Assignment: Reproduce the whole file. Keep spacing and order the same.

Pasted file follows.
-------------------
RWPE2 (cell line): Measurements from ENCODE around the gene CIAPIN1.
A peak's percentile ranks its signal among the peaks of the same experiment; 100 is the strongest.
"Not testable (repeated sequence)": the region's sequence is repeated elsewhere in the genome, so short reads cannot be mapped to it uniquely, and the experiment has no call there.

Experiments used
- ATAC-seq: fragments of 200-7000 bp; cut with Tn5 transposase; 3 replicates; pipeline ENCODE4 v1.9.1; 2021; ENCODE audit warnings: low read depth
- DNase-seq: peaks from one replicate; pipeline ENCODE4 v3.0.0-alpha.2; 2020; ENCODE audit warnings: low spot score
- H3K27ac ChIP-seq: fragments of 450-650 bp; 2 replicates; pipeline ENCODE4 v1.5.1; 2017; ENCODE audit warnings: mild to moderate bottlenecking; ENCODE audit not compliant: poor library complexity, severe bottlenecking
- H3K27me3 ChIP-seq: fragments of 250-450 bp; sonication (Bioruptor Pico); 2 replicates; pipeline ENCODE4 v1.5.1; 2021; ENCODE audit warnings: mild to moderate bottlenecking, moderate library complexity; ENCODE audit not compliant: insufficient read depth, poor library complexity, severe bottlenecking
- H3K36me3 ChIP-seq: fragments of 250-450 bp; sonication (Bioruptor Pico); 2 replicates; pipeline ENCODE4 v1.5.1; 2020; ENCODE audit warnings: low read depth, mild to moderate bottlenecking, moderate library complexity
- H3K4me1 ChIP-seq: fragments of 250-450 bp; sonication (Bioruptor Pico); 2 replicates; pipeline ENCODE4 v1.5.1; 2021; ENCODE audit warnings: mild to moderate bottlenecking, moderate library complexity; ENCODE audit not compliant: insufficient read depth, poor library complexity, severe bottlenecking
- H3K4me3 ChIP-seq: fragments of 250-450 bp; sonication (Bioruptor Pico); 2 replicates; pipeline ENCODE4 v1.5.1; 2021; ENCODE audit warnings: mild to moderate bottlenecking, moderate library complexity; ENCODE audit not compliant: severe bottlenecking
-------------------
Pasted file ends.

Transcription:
RWPE2 (cell line): Measurements from ENCODE around the gene CIAPIN1.
A peak's percentile ranks its signal among the peaks of the same experiment; 100 is the strongest.
"Not testable (repeated sequence)": the region's sequence is repeated elsewhere in the genome, so short reads cannot be mapped to it uniquely, and the experiment has no call there.

Experiments used
- ATAC-seq: fragments of 200-7000 bp; cut with Tn5 transposase; 3 replicates; pipeline ENCODE4 v1.9.1; 2021; ENCODE audit warnings: low read depth
- DNase-seq: peaks from one replicate; pipeline ENCODE4 v3.0.0-alpha.2; 2020; ENCODE audit warnings: low spot score
- H3K27ac ChIP-seq: fragments of 450-650 bp; 2 replicates; pipeline ENCODE4 v1.5.1; 2017; ENCODE audit warnings: mild to moderate bottlenecking; ENCODE audit not compliant: poor library complexity, severe bottlenecking
- H3K27me3 ChIP-seq: fragments of 250-450 bp; sonication (Bioruptor Pico); 2 replicates; pipeline ENCODE4 v1.5.1; 2021; ENCODE audit warnings: mild to moderate bottlenecking, moderate library complexity; ENCODE audit not compliant: insufficient read depth, poor library complexity, severe bottlenecking
- H3K36me3 ChIP-seq: fragments of 250-450 bp; sonication (Bioruptor Pico); 2 replicates; pipeline ENCODE4 v1.5.1; 2020; ENCODE audit warnings: low read depth, mild to moderate bottlenecking, moderate library complexity
- H3K4me1 ChIP-seq: fragments of 250-450 bp; sonication (Bioruptor Pico); 2 replicates; pipeline ENCODE4 v1.5.1; 2021; ENCODE audit warnings: mild to moderate bottlenecking, moderate library complexity; ENCODE audit not compliant: insufficient read depth, poor library complexity, severe bottlenecking
- H3K4me3 ChIP-seq: fragments of 250-450 bp; sonication (Bioruptor Pico); 2 replicates; pipeline ENCODE4 v1.5.1; 2021; ENCODE audit warnings: mild to moderate bottlenecking, moderate library complexity; ENCODE audit not compliant: severe bottlenecking